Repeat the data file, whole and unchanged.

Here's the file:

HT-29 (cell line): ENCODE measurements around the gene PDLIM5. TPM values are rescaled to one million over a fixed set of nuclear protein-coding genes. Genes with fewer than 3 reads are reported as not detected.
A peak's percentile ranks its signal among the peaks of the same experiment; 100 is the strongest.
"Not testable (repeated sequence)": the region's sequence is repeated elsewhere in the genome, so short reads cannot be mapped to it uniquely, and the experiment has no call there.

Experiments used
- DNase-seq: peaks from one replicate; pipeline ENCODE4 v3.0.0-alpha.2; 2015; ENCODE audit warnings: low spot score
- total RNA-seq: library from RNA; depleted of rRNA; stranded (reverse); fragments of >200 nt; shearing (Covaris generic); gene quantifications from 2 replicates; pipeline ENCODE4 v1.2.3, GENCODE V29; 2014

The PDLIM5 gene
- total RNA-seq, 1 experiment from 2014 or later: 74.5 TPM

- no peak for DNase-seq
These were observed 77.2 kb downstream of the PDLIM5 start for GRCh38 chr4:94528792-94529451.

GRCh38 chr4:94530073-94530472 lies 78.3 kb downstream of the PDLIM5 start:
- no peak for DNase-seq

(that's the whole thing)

HT-29 (cell line): ENCODE measurements around the gene PDLIM5. TPM values are rescaled to one million over a fixed set of nuclear protein-coding genes. Genes with fewer than 3 reads are reported as not detected.
A peak's percentile ranks its signal among the peaks of the same experiment; 100 is the strongest.
"Not testable (repeated sequence)": the region's sequence is repeated elsewhere in the genome, so short reads cannot be mapped to it uniquely, and the experiment has no call there.

Experiments used
- DNase-seq: peaks from one replicate; pipeline ENCODE4 v3.0.0-alpha.2; 2015; ENCODE audit warnings: low spot score
- total RNA-seq: library from RNA; depleted of rRNA; stranded (reverse); fragments of >200 nt; shearing (Covaris generic); gene quantifications from 2 replicates; pipeline ENCODE4 v1.2.3, GENCODE V29; 2014

The PDLIM5 gene
- total RNA-seq, 1 experiment from 2014 or later: 74.5 TPM

- no peak for DNase-seq
These were observed 77.2 kb downstream of the PDLIM5 start for GRCh38 chr4:94528792-94529451.

GRCh38 chr4:94530073-94530472 lies 78.3 kb downstream of the PDLIM5 start:
- no peak for DNase-seq